Several of my recent blog posts have dealt with managing children and their expectations about their parents’ wealth (here and here). In today’s post, I’ll discuss how to help children (especially teenagers) get started in building wealth of their own, focusing particularly on one important tool: the Roth IRA.
Roth IRAs effectively offer taxpayers the opportunity to pay income tax on assets now and then never pay income or gains tax on those assets again. Roth IRA accounts are funded with after-tax dollars, which then grow tax-free, and which may be withdrawn tax-free once the account owner is over the age of 59 1/2. (Withdrawals made prior to 59 1/2 are subject to taxes and penalties). Because this structure is so advantageous to the taxpayer, the IRS limits those who may contribute to Roth IRAs by setting thresholds based on modified adjusted gross income. When taxpayers’ income reaches the threshold range, they either have lower contribution limits or lose the ability to contribute to Roth IRA accounts entirely. For single taxpayers, the income phase-out starts at $122,000 in 2019, while married filers reach the beginning of the phase-out range when income crosses $193,000.
While taxpayers must have earned income in order to contribute to a Roth IRA (investment income does not qualify, nor do capital gains) the IRS does not care whether that earned income is the source of the Roth IRA funding. This is where parents and grandparents come in. When a child gets his or her first job, contributing to a Roth IRA for that child’s benefit is the most powerful, tax-efficient gift a loved one can make. Consider the following example:
Emily gets her first job at 15, where she makes $6,000 for the year by landscaping and shoveling snow. Her parents contribute $6,000 (the 2019 maximum contribution) to a Roth IRA on her behalf and then never contribute to the account again. For round numbers’ sake, let’s assume Emily’s parents had to earn a gross of $9,000 in order to net the $6,000 they put into her IRA (meaning that her parents are in a combined 30% federal and state marginal income tax bracket). If the underlying investments in the Roth IRA earn 5% annually, Emily will be able to withdraw over $72,000 from the account when she turns 65 – and she will owe $0 in taxes on these withdrawals. The entire “tax cost” of making this gift was only $3,000 in today’s dollars (the income tax mom & dad paid on their $9,000).
Then consider Emerson, who is in the same situation, but whose parents opt instead to contribute to a traditional IRA on his behalf. In that case, the $6,000 would also grow to over $72,000 in the tax-deferred IRA, but Emerson would then lose about a third of that amount to income tax when he withdraws the funds. He would also be forced to begin withdrawing from the account at age 70 ½ (traditional IRAs require these annual age-based distributions, whereas Roth IRAs do not). Emerson would get a $6,000 tax deduction in the year the IRA contribution was made, but that is likely not worth much, as most teenagers do not have enough earned income to push them into very high tax brackets (taxpayers only pay 10% federal income tax on the first $10,000 or so of taxable income and 12% on the next $30k of income). Even if Emerson is the Warren Buffet of landscapers, the deduction would likely only save him about $720 in federal income tax now ($6,000 deduction at 12% federal income tax) – a small savings compared to the tens of thousands he’d owe in income tax when withdrawing from his traditional IRA.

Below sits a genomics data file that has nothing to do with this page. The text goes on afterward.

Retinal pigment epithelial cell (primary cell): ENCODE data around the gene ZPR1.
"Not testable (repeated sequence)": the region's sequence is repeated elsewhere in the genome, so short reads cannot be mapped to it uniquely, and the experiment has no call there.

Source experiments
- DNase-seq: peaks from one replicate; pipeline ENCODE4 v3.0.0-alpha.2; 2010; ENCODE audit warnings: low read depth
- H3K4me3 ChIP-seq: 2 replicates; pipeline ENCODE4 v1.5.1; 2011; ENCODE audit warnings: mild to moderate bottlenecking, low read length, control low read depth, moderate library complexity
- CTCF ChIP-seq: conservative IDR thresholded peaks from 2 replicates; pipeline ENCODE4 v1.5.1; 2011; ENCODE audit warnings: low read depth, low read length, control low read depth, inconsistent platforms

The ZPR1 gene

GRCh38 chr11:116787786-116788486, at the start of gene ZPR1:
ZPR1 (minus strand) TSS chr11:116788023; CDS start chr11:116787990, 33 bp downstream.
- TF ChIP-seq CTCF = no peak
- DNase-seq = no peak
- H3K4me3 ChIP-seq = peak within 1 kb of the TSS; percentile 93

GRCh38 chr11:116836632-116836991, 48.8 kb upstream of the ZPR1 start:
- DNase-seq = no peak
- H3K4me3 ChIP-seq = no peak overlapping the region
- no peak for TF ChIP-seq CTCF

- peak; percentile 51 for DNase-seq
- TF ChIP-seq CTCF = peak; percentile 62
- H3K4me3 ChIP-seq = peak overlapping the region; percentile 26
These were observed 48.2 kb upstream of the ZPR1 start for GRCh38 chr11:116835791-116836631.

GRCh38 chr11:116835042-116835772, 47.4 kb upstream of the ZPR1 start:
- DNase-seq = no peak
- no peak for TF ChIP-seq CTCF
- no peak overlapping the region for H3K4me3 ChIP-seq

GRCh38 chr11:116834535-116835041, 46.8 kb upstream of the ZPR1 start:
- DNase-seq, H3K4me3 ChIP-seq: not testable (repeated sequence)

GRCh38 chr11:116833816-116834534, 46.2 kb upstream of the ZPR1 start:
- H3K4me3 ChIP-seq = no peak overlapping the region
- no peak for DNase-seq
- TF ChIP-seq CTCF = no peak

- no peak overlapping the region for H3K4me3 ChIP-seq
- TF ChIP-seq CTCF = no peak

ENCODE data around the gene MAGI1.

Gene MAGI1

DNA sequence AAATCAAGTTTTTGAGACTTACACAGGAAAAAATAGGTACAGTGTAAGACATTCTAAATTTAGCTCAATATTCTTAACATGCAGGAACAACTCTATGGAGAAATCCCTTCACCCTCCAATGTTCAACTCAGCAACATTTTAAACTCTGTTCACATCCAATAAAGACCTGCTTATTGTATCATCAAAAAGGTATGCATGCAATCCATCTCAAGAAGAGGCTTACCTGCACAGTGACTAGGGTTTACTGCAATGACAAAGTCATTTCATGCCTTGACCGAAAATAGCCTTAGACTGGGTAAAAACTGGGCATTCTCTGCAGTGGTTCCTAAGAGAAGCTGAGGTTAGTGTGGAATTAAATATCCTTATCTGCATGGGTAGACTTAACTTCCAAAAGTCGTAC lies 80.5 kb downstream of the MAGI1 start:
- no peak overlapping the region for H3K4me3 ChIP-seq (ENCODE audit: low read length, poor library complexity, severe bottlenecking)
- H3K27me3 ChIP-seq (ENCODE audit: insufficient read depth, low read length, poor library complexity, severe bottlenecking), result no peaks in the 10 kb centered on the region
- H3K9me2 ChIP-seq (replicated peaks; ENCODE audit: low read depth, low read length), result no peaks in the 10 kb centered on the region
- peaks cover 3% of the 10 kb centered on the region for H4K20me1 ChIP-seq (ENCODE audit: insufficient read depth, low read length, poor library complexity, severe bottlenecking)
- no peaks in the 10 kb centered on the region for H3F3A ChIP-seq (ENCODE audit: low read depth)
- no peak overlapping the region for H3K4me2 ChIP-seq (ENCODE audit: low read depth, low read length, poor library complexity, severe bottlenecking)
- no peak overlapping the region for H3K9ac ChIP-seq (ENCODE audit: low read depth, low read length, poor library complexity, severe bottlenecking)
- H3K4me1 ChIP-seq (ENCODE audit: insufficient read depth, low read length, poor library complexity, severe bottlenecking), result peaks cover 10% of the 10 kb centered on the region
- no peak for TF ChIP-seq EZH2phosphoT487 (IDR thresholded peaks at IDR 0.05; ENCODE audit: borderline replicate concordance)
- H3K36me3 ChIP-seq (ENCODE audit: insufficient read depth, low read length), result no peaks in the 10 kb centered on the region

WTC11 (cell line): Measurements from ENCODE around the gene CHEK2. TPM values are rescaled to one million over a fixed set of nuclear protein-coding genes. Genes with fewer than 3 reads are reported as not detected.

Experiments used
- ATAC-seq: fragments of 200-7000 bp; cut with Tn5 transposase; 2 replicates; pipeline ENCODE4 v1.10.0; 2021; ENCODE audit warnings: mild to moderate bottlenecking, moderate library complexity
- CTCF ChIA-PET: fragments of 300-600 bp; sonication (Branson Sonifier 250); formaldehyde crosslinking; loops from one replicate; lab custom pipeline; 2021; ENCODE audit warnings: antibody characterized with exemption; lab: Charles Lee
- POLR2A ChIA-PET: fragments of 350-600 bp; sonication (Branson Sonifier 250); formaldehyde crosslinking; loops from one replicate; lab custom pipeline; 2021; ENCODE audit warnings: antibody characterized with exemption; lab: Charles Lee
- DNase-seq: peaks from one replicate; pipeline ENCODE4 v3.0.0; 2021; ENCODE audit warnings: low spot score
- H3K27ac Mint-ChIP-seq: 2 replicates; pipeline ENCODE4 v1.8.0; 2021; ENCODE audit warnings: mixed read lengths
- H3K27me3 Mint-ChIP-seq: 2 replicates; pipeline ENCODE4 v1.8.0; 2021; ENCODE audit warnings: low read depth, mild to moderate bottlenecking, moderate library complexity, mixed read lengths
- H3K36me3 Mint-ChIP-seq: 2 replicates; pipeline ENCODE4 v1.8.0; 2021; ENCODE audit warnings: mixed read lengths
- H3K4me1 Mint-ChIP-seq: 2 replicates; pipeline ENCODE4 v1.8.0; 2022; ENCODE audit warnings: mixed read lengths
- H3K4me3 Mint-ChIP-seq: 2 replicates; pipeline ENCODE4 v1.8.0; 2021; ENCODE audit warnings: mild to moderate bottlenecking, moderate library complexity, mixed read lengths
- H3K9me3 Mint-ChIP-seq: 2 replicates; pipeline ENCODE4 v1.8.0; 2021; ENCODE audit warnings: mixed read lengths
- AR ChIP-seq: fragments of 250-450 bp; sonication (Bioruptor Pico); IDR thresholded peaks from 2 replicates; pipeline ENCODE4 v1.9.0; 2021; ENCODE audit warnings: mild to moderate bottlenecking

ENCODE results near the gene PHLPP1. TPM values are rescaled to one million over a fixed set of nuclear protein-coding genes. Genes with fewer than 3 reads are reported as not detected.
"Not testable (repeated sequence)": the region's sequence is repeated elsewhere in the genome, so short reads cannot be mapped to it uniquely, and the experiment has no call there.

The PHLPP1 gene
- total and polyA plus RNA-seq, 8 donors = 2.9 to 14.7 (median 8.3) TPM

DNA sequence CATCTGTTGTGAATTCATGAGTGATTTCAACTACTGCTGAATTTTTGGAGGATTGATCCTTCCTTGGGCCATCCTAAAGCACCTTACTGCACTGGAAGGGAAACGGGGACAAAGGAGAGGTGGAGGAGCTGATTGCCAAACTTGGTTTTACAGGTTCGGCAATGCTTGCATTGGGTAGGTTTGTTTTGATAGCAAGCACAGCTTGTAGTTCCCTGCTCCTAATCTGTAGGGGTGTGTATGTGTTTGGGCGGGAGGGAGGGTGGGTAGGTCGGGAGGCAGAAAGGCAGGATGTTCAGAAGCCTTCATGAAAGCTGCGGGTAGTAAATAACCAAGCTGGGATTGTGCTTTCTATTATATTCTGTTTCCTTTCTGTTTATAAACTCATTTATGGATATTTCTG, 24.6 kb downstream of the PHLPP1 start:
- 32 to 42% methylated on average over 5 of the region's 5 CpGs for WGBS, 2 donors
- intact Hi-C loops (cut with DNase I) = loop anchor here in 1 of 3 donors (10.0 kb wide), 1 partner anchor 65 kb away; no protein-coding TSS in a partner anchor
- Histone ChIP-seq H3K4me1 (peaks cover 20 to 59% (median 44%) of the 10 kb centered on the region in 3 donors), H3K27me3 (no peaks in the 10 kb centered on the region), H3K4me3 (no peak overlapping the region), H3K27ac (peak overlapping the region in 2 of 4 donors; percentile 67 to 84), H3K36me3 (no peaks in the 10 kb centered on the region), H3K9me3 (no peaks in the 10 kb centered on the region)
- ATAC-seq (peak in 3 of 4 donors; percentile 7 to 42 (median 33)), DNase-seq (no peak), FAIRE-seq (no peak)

The Roth IRA offers superior tax treatment and more flexibility than the IRA, while still providing for tax-deferred growth under the same retirement account structure. These are some of the factors that make the Roth IRA the vehicle of choice for many families looking to gift to children while also helping plan for the children’s retirements and get their children engaged in investing. To consider just how powerful the Roth IRA can be as a gifting vehicle, let’s re-consider Emily’s Roth IRA. What if, instead of making a one-time contribution, her parents funded $6,000 annually to her Roth starting when she was 15 through her college graduation at 22 (essentially making seven annual contributions of $6,000). If we assume the same 5% investment return over that time, Emily will have about $50,000 in the Roth IRA at graduation. If she then leaves that account alone for 43 years (until turning 65), she’ll have access to over $425,000, completely tax-free, in retirement.
Gifting to children and grandchildren can be one of the most gratifying (and scary) elements of a financial plan. There are a variety of mechanisms available to parents and grandparents, depending on the size of the gift and the ultimate objective. If you would like to discuss the options available to you and your family, please reach out to our planning team.